, Volume 5, Issue 2, pp 141-194

Comparative biology and management of Arctic and European grayling (Salmonidae, Thymallus)

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Summary

The biological and ecological features of Arctic grayling (Thymallus arcticus) relevant to its management and enhancement are reviewed over its range in North America as well as in Asia, and are compared with those for the European grayling (Thymallus thymallus). Populations of both species have declined in some areas where angling pressure has been severe and where major alterations of their habitats have occurred. But native populations of Arctic grayling have been extirpated in eastern parts of its North American range, and nearly so in south-western parts, whereas the range of European grayling has been extended, especially in the United Kingdom and in Finland, by introduction. Furthermore, in contrast to the Arctic grayling, the European grayling, in Scandinavia at least, seems to have been less severely affected by impoundment of rivers and lakes for hydroelectric generation, perhaps because it has been able to successfully reproduce in large rivers below dams, especially those where fluctuation in water level is small.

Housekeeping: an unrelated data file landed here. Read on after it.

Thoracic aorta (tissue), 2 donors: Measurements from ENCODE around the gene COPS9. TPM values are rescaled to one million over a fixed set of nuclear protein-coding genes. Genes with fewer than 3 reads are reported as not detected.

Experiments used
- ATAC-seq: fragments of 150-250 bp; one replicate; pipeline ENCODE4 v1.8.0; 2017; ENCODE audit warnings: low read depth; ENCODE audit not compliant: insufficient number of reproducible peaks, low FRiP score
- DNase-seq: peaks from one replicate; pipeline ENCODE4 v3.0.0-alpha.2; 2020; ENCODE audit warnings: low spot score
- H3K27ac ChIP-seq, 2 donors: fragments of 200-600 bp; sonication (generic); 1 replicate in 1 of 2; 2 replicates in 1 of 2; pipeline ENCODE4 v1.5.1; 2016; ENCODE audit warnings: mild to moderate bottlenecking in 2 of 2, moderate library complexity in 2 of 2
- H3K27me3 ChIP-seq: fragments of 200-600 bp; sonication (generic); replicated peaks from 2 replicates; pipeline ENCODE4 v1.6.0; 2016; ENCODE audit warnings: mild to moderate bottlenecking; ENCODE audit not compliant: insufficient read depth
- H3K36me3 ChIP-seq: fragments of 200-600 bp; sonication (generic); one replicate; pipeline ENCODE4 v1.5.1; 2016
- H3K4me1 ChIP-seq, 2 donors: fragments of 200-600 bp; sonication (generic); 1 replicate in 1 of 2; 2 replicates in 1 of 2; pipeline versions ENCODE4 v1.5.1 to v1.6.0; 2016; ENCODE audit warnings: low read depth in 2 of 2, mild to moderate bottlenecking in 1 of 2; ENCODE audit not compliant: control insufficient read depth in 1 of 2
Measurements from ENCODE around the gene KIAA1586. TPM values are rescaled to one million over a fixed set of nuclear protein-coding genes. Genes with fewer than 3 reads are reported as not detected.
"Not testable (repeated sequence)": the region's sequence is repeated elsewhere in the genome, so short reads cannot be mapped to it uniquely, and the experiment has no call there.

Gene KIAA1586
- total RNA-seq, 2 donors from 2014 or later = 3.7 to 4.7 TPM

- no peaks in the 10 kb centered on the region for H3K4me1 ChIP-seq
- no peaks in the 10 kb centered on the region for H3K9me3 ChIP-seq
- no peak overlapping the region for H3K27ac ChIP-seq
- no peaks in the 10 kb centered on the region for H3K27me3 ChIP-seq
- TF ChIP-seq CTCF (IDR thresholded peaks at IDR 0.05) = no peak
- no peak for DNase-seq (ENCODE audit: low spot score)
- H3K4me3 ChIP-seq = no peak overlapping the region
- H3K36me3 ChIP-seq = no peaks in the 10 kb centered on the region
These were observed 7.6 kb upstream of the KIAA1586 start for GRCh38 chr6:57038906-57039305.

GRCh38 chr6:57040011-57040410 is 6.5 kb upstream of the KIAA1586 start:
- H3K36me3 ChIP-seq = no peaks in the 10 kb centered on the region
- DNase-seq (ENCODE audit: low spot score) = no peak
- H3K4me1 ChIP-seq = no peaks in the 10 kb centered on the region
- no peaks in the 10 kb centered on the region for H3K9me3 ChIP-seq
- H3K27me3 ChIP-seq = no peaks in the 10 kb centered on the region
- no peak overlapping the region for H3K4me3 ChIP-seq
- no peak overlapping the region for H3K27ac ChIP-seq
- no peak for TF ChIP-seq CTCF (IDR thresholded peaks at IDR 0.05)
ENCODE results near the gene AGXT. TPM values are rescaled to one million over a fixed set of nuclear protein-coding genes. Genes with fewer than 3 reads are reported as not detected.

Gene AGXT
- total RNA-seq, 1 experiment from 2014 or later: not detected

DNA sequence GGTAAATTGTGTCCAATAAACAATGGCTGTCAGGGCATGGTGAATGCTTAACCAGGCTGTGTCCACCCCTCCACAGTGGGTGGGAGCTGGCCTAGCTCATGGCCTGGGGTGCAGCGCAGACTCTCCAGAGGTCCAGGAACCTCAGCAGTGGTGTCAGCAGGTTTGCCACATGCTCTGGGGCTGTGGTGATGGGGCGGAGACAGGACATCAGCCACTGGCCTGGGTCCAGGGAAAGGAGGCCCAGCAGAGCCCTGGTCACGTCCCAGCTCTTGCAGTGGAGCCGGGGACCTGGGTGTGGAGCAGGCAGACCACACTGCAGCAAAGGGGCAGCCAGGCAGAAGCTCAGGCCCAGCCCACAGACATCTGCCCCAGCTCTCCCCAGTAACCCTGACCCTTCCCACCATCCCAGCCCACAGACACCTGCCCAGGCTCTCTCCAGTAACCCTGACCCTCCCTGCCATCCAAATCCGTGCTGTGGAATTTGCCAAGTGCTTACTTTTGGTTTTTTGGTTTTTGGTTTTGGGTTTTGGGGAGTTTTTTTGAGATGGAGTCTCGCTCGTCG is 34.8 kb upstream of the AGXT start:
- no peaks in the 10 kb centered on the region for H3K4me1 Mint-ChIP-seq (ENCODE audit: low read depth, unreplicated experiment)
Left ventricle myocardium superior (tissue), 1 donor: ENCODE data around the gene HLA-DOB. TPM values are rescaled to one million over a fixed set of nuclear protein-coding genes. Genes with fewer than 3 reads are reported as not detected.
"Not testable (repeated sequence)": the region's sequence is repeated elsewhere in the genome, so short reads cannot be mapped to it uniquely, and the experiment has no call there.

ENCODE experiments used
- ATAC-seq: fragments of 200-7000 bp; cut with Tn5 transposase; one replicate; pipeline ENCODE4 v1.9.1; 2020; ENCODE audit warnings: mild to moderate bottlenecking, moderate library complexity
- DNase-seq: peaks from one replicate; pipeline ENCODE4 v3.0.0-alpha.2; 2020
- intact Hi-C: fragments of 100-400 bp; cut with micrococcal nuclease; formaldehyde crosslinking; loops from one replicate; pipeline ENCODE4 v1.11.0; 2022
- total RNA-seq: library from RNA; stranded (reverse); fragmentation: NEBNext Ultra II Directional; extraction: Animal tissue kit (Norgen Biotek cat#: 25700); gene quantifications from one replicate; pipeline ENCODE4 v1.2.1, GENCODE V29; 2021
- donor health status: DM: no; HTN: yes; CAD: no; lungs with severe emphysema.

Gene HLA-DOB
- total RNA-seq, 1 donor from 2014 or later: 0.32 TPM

The success of various grayling management and enhancement practices, including hatchery culture and stocking, angling restrictions, spawning and rearing facilities, competitor and predator control, stream habitat restoration, lake and stream fertilization, and invertebrate prey introduction, are evaluated and compared for both species.